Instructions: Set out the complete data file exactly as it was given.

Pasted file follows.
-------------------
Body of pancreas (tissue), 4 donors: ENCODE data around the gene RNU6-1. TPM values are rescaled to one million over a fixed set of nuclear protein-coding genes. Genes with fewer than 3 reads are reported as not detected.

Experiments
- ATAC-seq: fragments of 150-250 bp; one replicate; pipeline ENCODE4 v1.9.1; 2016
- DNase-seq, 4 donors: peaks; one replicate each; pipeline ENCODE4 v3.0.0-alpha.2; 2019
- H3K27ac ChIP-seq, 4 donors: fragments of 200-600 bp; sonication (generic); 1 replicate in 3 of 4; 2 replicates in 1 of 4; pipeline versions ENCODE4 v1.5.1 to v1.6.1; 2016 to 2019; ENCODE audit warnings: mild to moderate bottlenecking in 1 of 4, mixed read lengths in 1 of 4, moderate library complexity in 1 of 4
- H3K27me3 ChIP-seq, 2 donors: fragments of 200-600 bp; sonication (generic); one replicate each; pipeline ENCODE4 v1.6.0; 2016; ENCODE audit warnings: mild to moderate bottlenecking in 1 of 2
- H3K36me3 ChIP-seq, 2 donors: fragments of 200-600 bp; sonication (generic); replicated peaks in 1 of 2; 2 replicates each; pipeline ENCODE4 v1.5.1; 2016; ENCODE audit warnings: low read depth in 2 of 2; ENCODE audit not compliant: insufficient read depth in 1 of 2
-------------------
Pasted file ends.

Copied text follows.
Body of pancreas (tissue), 4 donors: ENCODE data around the gene RNU6-1. TPM values are rescaled to one million over a fixed set of nuclear protein-coding genes. Genes with fewer than 3 reads are reported as not detected.

Experiments
- ATAC-seq: fragments of 150-250 bp; one replicate; pipeline ENCODE4 v1.9.1; 2016
- DNase-seq, 4 donors: peaks; one replicate each; pipeline ENCODE4 v3.0.0-alpha.2; 2019
- H3K27ac ChIP-seq, 4 donors: fragments of 200-600 bp; sonication (generic); 1 replicate in 3 of 4; 2 replicates in 1 of 4; pipeline versions ENCODE4 v1.5.1 to v1.6.1; 2016 to 2019; ENCODE audit warnings: mild to moderate bottlenecking in 1 of 4, mixed read lengths in 1 of 4, moderate library complexity in 1 of 4
- H3K27me3 ChIP-seq, 2 donors: fragments of 200-600 bp; sonication (generic); one replicate each; pipeline ENCODE4 v1.6.0; 2016; ENCODE audit warnings: mild to moderate bottlenecking in 1 of 2
- H3K36me3 ChIP-seq, 2 donors: fragments of 200-600 bp; sonication (generic); replicated peaks in 1 of 2; 2 replicates each; pipeline ENCODE4 v1.5.1; 2016; ENCODE audit warnings: low read depth in 2 of 2; ENCODE audit not compliant: insufficient read depth in 1 of 2